The oil and gas industry has been a male-dominated environment for the last 40 years.
And, despite the industry’s best efforts to try to engage more women, the publication of the sector’s gender pay gap results has highlighted the fact that more needs to be done to encourage diversity at all levels in all roles.
Figures analysed by the Press and Journal show an average pay gap across Aberdeen and Aberdeenshire of 12.6%. However if you exclude firms within the energy sector this reduces the average gender pay gap in the region to just 7.17%. The Scottish average is 9.46%.
But with many women at the helm of major organisations and companies within the industry it is clear work has already started to try to diversify the sector.
Katie Williams, partner at Pinsent Masons in Aberdeen, said the drive to encourage women into oil and gas is working and the efforts she is seeing are encouraging.
She said: “In the last year in oil and gas I have noticed a massive shift in focus on this issue. I have been attending meetings by OGUK, particularly on gender pay gap reporting, and at each of those meetings there have been about 30 members, all of whom have clearly done a huge amount of work.
“Even just two years ago I could not have imagined getting that number of companies in a room to talk about it. The strength and the power of this legislation and what it’s achieving is shining that light and creating requirement for not just transparency but accountability around it as well.
“That’s fantastic. It’s probably easy to forget how much progress has been made in a short space of time with that. There’s lots of companies taking steps and putting in place strategies to tackle it.”
Mrs Williams said part of the problem was not having enough women entering the sector in general in order to be able to promote.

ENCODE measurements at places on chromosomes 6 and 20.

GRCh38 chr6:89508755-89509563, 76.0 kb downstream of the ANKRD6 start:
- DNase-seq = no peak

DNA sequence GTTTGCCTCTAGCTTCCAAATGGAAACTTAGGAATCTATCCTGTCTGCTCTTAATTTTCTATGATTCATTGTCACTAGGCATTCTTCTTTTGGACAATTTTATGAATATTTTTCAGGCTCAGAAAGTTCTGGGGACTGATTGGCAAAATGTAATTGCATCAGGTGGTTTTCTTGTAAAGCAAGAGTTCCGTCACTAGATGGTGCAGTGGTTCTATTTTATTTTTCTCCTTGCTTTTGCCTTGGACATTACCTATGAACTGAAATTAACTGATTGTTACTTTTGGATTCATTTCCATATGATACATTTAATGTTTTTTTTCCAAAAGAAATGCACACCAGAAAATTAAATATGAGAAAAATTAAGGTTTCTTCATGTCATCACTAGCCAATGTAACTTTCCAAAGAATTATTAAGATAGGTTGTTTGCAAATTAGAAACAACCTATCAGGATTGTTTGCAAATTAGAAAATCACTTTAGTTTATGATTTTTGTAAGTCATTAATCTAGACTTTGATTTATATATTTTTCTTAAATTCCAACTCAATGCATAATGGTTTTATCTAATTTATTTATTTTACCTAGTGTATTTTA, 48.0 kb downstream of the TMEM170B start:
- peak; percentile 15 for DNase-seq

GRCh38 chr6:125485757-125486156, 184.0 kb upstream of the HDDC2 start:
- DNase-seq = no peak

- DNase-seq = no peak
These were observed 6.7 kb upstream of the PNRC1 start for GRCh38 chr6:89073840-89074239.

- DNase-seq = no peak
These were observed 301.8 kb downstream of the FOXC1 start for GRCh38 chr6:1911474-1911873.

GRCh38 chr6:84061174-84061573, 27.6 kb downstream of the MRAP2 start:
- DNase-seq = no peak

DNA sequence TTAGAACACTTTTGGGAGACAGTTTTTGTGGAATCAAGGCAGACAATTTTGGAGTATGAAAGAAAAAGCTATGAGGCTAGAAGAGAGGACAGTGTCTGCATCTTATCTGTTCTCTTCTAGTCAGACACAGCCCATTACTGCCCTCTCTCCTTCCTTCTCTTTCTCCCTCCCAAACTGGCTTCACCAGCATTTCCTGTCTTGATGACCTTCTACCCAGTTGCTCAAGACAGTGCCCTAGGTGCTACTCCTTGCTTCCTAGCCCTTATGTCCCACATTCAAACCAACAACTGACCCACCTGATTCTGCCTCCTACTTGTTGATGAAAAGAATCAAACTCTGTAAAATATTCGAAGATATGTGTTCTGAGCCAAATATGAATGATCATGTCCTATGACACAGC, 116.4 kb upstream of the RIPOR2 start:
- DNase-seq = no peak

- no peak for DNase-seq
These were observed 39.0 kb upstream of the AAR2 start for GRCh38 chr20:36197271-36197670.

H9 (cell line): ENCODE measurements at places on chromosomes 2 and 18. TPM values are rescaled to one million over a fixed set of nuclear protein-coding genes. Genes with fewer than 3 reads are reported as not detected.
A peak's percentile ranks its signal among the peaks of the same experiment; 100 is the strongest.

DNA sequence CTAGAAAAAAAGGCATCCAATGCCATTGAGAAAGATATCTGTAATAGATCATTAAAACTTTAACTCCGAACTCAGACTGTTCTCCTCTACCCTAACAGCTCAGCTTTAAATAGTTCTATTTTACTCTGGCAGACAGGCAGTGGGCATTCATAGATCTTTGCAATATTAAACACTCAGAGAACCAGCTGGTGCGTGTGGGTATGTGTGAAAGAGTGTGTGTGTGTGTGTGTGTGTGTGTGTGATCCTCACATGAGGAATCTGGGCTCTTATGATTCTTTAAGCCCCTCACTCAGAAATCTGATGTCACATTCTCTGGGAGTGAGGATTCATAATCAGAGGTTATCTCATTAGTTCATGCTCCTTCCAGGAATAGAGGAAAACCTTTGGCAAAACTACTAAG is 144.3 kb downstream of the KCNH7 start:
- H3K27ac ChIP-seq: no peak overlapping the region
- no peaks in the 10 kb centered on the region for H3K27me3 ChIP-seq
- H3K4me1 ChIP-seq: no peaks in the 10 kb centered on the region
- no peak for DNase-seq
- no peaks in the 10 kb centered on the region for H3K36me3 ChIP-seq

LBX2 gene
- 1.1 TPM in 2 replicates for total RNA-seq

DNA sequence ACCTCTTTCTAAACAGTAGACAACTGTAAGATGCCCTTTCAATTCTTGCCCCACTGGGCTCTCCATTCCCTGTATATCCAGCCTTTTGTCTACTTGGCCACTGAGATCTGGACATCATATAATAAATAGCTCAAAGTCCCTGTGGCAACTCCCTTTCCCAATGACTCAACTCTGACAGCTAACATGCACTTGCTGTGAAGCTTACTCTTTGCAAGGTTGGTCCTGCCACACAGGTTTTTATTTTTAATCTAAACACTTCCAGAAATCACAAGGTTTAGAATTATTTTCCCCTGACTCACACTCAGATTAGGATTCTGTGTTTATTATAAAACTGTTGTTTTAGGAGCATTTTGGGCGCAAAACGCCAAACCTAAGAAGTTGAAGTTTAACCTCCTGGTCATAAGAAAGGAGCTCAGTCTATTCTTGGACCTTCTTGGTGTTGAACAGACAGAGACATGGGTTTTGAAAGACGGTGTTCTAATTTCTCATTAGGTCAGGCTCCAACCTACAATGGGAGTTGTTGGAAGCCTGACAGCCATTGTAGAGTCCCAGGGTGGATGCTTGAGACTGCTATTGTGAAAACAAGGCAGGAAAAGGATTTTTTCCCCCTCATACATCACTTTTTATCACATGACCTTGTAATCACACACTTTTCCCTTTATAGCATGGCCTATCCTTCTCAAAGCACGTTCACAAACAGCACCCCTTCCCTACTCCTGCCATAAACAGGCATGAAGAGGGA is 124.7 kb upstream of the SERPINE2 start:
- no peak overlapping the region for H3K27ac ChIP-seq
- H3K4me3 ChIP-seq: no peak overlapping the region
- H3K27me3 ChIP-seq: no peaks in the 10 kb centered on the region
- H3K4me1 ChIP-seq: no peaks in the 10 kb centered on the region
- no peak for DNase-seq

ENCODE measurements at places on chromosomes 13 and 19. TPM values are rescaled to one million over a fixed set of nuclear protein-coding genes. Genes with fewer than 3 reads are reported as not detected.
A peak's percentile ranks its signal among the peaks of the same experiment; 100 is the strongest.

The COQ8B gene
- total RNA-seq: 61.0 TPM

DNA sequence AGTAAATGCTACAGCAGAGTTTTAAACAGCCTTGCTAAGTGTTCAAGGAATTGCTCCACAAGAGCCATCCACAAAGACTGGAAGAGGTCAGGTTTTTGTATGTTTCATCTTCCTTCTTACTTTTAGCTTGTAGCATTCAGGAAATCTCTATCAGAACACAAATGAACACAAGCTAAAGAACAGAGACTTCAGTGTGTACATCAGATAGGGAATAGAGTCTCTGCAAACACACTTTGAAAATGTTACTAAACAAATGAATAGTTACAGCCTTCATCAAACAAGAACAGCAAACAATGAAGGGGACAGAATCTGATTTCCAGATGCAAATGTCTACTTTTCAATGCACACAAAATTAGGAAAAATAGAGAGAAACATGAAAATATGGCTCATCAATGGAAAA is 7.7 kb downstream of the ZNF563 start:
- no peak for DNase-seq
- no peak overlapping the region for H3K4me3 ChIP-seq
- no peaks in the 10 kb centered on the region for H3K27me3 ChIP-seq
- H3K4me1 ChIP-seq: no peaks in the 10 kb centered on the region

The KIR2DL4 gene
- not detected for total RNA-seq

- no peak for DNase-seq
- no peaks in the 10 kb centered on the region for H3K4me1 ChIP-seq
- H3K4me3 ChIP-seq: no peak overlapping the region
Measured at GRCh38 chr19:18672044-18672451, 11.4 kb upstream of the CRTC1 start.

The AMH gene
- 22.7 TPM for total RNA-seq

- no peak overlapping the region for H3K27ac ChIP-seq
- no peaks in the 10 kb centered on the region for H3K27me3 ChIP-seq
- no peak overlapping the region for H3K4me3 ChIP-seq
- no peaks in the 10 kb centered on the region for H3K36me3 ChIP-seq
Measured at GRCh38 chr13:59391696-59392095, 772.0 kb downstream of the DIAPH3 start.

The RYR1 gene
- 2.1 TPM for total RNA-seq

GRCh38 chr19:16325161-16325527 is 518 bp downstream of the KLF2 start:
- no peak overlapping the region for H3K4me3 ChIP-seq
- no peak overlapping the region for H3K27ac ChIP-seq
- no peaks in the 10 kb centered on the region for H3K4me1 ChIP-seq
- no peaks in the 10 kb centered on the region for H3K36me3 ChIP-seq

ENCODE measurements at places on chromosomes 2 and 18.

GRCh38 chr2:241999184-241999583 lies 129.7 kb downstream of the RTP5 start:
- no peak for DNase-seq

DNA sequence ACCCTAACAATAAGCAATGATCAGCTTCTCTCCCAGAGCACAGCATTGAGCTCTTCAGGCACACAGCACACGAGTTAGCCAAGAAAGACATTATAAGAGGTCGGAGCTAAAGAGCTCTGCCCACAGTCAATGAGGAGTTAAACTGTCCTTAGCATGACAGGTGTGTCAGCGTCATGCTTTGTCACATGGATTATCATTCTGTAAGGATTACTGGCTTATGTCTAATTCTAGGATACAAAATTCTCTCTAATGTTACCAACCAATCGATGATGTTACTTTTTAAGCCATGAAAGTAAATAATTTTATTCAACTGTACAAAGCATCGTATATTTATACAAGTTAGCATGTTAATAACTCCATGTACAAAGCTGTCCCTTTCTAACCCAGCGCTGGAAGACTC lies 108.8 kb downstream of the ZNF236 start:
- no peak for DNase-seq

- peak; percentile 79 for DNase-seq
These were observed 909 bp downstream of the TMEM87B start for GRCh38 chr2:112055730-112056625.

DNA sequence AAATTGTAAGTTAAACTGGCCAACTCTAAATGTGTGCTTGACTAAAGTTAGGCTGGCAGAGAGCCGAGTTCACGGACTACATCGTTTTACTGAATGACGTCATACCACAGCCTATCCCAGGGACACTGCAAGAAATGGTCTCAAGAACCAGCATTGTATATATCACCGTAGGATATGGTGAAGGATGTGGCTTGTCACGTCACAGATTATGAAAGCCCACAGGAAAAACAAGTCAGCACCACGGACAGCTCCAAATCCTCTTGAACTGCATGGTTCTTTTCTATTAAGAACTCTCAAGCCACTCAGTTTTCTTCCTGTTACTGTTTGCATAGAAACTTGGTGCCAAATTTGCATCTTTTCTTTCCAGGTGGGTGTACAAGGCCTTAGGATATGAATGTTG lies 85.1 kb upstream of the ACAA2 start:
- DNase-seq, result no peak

She added: “At entry point not having enough women to recruit is a problem, so it is important firms get involved with primary and secondary schools. Publicising the benefits of the stem career to try to break down stereotypes.
“Other companies are involved in graduate programmes where they are trying to support female graduates with a view of their long term retention in the organisation.”
The employment lawyer said more needs to be done by companies to encourage their male employees to take on the parental duties.
She said: “There are also some really progressive family-leave policies where companies are trying to encourage men to take parental leave because that really doesn’t happen a lot.
“Very few men are taking parental leave and the burden is still falling on the women to leave work. Some companies are really embracing that and offering the same amount of money to the man to take shared parental leave as they would if they were paying the woman who had the baby.
“That makes a massive difference and signals a huge commitment in addressing the root causes of the gender pay gap. Others have this concept of returnship where they are supporting women coming back from maternity leave. Giving them experience and looking at their career path and progression from their return to work.”
Not having enough women to recruit is a problem